A new school curriculum which will affect 46 out of 50 states will make it compulsory for at least 70 per cent of books studied to be non-fiction, in an effort to ready pupils for the workplace.
Books such as JD Salinger’s Catcher in the Rye and Harper Lee’s To Kill a Mockingbird will be replaced by “informational texts” approved by the Common Core State Standards.
This sounds pretty bad at first glance. Well, I’m going to play the devil’s advocate for a minute. Here’s Apple’s CEO Tim Cook on education in the US:
Given that, why doesn’t Apple leave China entirely and manufacture everything in the U.S.? “It’s not so much about price, it’s about the skills,” Cook told Williams.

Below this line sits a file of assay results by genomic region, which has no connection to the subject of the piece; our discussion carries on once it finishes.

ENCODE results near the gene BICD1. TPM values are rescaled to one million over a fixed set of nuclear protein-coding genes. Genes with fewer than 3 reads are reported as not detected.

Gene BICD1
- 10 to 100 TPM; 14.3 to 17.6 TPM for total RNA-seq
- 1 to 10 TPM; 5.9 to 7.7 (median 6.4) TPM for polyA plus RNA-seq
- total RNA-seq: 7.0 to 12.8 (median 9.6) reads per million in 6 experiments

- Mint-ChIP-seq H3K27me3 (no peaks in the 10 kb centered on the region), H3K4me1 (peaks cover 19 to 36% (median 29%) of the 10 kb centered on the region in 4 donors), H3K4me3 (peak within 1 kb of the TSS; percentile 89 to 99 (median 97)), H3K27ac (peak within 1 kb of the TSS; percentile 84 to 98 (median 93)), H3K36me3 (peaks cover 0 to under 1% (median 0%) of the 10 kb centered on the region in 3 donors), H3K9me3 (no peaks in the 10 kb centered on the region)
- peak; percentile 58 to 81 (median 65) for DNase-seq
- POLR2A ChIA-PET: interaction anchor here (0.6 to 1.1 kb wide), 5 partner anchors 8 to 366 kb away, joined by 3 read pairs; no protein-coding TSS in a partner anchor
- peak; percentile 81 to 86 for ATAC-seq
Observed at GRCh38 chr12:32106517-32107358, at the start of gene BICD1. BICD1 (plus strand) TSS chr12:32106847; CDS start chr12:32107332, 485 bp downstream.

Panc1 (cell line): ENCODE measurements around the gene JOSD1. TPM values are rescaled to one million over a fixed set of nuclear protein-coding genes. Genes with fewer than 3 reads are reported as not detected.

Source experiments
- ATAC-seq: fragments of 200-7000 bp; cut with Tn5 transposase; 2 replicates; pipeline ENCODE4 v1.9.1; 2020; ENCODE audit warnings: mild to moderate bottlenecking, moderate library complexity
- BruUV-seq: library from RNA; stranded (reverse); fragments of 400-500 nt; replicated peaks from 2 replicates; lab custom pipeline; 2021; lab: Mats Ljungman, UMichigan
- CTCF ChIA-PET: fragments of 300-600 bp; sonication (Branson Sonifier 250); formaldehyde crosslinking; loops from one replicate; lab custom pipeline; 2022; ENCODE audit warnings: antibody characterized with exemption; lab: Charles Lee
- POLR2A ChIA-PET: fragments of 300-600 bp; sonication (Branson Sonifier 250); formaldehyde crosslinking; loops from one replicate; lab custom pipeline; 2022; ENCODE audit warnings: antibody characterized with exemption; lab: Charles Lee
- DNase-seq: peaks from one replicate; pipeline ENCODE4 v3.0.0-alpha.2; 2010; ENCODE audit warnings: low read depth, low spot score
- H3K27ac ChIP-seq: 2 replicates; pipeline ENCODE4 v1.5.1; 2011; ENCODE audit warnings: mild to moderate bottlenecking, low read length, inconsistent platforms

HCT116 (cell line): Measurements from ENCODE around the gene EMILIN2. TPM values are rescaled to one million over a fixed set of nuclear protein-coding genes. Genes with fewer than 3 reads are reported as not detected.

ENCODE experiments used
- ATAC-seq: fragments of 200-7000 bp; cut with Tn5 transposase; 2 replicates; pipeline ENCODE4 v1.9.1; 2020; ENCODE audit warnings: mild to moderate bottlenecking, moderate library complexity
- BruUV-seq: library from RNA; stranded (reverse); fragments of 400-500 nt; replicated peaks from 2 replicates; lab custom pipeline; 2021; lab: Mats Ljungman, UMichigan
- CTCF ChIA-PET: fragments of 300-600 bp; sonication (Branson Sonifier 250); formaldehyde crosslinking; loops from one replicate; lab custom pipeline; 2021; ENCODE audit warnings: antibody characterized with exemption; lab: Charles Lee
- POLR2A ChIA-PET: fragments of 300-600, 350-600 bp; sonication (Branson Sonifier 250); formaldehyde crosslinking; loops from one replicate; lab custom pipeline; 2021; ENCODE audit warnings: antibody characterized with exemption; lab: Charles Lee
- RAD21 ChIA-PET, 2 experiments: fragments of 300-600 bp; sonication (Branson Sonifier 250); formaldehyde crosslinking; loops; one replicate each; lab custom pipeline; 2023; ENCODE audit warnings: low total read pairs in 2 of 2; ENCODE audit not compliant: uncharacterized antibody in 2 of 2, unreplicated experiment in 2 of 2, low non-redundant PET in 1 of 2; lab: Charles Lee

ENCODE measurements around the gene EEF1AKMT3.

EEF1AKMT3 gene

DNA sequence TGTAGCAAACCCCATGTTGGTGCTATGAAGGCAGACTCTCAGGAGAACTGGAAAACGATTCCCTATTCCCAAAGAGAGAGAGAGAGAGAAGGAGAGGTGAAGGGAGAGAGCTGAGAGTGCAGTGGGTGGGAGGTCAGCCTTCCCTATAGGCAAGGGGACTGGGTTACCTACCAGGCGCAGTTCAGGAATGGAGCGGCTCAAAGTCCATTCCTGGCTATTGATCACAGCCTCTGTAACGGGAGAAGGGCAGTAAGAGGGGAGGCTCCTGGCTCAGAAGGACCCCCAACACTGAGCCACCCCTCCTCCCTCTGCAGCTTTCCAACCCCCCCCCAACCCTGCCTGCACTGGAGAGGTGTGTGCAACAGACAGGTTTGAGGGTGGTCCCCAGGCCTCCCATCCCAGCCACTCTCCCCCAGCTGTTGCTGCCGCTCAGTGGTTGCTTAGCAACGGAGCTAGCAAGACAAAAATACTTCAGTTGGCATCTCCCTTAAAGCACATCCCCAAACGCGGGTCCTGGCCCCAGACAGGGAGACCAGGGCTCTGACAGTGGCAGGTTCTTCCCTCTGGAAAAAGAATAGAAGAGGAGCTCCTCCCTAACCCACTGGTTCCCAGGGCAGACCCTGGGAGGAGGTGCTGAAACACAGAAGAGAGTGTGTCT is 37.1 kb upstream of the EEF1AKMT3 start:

Echoing a theme stated by many other companies, Cook said he believes the U.S. education system is failing to produce enough people with the skills needed for modern manufacturing processes. He added, however, that he hopes the new Mac project will help spur others to bring manufacturing back to the U.S.
Maybe a greater focus on practical education would be a good thing in the U.S. With that said, the piece I linked to from The Telegraph has no citation that I can see, so I’m hoping this isn’t actually a thing. Especially this part:
Suggested non-fiction texts include Recommended Levels of Insulation by the the US Environmental Protection Agency, and the Invasive Plant Inventory, by California’s Invasive Plant Council.
That doesn’t sound like it could actually be a thing, right? Right?